Facebook last night said that growth would continue to slow as its business matured and it reported a surge in quarterly expenses.
This disappointed Wall Street expectations that the costs of improving privacy would level off.
The news raised concerns that Facebook's days of astronomical growth were firmly in the rearview mirror, and shares of the world's biggest social network dropped 7.2% in extended trading.
Facebook reported its slowest-ever revenue growth for the fourth quarter, at 25%.
Facebook's chief financial officer David Wehner said on a call with investors that the pace of expansion will slow further in the first quarter of 2020.
David Wehner forecast a percentage point decline in the growth rate in the low- to mid-single digits, citing Facebook's maturing business, the impact of global privacy regulation and concerns about ad targeting.
"We have experienced some modest impact from these headwinds to date. The majority of the impact lies in front of us," Wehner said.
He specifically noted changes made by Apple and Alphabet's Google, which have both announced new restrictions on browser cookies used to track users online.
Facebook, the world's second-biggest seller of online ads, has been under fierce scrutiny worldwide in recent years over its privacy practices.
It is also facing heat over how its services have been manipulated to spread misinformation.
Facebook addressed those issues from the middle of 2018 after repeated scandals, causing growth in expenses to surge by over 100% for several quarters as it hired privacy staff and invested in content moderation.
That investment began declining last year, leading analysts to believe Facebook was largely finished building out its new systems and beginning to find efficiencies that could whittle costs further.
But the company reported total costs and expenses increased 34% to $12.22 billion in the fourth quarter.
This was more than double the 14% that analysts had forecast and dragging down operating margins to 42% from 46% a year earlier.
It also announced it had reached a $550m settlement in principle of an Illinois lawsuit that claimed it illegally collected and stored biometric data for millions of users without their consent.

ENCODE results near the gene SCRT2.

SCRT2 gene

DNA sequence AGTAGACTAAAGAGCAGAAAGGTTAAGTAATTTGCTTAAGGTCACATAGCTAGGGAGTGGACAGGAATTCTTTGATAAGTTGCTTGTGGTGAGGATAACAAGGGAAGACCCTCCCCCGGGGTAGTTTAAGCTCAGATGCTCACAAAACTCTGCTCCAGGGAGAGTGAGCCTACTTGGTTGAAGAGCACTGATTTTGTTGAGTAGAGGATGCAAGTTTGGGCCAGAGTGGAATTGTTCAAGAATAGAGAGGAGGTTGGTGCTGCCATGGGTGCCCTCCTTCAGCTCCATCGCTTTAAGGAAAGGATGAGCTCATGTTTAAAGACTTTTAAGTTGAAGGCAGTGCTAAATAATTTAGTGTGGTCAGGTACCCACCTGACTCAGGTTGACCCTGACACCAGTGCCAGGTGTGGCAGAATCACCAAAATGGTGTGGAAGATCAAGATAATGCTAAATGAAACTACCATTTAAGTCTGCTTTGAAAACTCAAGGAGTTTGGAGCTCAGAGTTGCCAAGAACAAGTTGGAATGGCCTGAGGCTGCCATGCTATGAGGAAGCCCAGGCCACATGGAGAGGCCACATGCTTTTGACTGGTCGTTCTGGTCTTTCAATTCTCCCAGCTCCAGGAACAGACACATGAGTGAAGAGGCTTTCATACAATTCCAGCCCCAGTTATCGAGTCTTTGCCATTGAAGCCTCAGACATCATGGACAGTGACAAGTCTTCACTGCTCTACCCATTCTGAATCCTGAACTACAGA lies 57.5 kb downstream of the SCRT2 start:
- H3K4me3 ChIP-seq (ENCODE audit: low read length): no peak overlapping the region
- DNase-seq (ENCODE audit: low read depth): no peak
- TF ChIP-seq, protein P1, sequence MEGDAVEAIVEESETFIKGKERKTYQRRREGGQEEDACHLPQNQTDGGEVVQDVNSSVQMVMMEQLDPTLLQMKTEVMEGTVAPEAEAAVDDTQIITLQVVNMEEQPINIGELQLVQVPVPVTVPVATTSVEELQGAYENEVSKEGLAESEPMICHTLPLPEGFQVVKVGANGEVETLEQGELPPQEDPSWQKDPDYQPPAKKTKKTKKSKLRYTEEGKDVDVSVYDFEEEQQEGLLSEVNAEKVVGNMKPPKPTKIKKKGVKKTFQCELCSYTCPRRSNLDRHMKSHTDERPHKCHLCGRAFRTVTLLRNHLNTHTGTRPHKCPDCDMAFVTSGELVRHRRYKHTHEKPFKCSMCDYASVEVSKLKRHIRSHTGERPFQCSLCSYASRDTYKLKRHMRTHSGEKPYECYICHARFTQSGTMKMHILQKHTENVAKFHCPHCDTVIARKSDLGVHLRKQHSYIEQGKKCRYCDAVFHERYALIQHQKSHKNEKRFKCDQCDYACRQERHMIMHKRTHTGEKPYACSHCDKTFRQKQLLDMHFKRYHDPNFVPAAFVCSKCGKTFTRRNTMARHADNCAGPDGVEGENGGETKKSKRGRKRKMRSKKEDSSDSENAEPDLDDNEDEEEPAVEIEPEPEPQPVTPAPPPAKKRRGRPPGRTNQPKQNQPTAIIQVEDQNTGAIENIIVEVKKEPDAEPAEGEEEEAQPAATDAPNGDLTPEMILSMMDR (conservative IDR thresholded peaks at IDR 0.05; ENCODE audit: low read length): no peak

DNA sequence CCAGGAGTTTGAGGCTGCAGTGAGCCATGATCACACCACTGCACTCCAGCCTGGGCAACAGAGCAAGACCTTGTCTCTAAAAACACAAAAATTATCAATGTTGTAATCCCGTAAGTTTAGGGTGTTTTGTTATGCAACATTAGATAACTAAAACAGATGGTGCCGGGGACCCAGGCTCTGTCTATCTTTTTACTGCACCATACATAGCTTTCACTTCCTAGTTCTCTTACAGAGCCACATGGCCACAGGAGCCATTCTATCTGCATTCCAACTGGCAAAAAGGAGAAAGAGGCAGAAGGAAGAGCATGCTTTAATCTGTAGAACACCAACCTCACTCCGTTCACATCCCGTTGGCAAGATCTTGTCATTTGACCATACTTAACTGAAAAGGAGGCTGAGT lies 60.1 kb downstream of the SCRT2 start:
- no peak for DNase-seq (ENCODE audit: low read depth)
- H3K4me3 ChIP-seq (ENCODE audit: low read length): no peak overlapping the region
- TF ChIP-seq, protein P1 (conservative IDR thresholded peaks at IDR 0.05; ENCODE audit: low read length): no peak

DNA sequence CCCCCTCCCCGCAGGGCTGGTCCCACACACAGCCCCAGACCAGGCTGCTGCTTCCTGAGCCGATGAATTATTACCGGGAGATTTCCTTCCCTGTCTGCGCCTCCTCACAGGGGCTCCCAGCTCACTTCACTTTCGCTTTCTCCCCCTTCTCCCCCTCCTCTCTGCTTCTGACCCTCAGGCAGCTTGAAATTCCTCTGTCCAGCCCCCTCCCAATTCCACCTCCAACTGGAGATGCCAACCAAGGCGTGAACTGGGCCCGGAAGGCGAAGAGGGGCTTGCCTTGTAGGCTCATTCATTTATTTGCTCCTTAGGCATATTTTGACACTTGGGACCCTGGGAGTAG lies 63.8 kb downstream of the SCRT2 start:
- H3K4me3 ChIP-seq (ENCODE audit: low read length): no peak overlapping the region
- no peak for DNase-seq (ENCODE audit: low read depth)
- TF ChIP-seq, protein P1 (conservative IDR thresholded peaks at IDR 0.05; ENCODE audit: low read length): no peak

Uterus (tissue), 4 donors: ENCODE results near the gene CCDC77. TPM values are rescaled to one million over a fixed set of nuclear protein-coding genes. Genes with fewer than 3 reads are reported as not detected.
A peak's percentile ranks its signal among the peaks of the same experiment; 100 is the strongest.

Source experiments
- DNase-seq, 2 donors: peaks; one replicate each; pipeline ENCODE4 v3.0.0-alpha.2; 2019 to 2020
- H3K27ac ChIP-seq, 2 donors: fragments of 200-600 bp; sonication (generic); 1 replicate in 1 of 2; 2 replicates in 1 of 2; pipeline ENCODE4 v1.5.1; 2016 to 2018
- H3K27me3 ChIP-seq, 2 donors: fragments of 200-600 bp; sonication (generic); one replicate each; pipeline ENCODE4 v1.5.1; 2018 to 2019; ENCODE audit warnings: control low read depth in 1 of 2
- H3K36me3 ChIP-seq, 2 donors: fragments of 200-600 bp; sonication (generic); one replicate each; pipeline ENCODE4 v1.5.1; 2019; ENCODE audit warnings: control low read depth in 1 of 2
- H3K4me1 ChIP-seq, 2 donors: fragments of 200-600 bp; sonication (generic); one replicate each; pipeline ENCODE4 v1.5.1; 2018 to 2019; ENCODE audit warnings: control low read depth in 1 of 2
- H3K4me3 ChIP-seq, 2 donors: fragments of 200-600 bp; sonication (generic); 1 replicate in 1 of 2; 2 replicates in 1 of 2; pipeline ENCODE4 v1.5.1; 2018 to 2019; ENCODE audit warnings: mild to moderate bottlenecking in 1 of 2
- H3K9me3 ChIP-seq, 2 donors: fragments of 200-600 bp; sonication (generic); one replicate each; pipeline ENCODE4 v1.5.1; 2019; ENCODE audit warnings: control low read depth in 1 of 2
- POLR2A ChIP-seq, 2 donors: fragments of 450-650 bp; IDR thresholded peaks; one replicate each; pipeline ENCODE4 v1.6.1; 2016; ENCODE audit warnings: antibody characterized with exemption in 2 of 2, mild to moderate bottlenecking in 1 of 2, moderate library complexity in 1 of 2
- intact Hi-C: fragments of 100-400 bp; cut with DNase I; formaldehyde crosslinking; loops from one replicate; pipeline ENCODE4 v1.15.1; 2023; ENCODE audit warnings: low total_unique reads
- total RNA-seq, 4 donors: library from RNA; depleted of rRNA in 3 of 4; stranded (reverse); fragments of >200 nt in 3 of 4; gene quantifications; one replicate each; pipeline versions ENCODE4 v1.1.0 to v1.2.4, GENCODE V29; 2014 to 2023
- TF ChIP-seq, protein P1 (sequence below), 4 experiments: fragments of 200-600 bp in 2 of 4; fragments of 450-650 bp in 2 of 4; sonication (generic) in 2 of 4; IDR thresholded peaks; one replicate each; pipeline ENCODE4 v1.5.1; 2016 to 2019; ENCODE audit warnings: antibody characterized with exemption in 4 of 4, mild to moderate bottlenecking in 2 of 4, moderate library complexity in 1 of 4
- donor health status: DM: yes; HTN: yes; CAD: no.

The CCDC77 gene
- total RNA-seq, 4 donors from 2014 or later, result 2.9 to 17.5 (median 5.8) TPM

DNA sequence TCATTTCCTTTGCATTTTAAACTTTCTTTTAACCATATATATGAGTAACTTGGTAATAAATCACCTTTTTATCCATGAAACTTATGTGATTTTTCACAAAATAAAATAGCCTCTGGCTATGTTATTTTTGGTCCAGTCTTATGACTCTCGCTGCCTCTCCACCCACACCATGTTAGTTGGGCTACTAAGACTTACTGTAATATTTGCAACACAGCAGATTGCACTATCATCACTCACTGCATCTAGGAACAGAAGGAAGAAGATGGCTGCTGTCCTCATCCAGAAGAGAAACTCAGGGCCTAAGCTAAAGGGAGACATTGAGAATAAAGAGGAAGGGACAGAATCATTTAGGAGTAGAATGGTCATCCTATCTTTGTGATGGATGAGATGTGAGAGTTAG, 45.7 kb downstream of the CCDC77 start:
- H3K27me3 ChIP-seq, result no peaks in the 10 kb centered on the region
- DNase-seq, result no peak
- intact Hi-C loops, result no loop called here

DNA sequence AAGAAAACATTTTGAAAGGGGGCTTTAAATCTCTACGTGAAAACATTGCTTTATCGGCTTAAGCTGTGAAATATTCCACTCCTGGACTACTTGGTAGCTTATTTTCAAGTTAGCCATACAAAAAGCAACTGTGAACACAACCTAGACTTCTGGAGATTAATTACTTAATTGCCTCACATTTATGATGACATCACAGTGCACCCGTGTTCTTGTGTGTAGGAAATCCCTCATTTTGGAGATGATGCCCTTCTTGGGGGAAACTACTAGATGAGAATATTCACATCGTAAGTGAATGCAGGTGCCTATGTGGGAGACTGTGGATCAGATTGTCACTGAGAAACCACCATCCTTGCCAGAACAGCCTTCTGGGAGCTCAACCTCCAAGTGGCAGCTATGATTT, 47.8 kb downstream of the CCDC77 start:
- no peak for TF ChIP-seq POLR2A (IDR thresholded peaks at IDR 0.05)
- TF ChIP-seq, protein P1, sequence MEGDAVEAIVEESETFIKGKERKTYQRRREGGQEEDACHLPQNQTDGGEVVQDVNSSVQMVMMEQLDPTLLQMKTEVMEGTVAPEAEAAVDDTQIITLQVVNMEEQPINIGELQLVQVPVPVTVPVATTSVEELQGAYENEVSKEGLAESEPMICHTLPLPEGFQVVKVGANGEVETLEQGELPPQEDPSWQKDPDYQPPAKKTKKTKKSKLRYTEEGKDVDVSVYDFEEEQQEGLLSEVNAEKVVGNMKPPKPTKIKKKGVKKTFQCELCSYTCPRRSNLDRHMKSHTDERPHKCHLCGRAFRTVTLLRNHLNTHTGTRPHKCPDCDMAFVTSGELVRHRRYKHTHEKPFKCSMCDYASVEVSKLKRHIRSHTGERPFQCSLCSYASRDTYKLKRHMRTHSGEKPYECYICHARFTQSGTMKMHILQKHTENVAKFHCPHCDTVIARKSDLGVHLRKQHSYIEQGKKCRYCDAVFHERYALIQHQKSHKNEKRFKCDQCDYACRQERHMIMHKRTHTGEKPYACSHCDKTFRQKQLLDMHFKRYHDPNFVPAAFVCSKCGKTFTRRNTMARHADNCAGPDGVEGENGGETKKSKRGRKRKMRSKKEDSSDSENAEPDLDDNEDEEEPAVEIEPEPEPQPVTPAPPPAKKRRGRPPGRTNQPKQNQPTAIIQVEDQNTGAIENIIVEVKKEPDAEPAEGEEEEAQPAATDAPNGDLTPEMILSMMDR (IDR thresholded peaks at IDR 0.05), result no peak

Facebook's fourth-quarter revenue growth of 25% did beat analysts' expectations of a dip to 23%.
But it is the company's fourth quarter of revenue growth less than 30% in a row, playing to concerns that Facebook is struggling to restore its pre-2018 momentum when sales regularly grew upwards of 40%.
Still, Facebook's shares rose more than 50% over the last year, raising pressure for a strong performance.
The company continued to add users, beating estimates. Monthly users of Facebook's core social network climbed 8% to 2.5 billion, while 2.9 billion people used one of its apps - Facebook, WhatsApp, Instagram or Messenger - each month.
That unique reach keeps advertisers dependent on Facebook's apps and online ad network.
Facebook has also been trying to build out e-commerce offerings in the last year like Instagram Checkout, which make shopping more convenient by allowing users to complete transactions from within Facebook's apps.
Its chief operating officer Sheryl Sandberg said in the investor call that the company is moving "very slowly and very, very carefully" with those products.
Chief executive Mark Zuckerberg, who has come under fire over Facebook's decision to permit political ads that include false information and lies, said he would also focus the company on communicating Facebook's values more clearly.
The company had generated "positive but shallow sentiment" by trying to be liked and avoid causing offence over the past decade, he said.
"My goal for this next decade isn't to be liked, but to be understood," he added.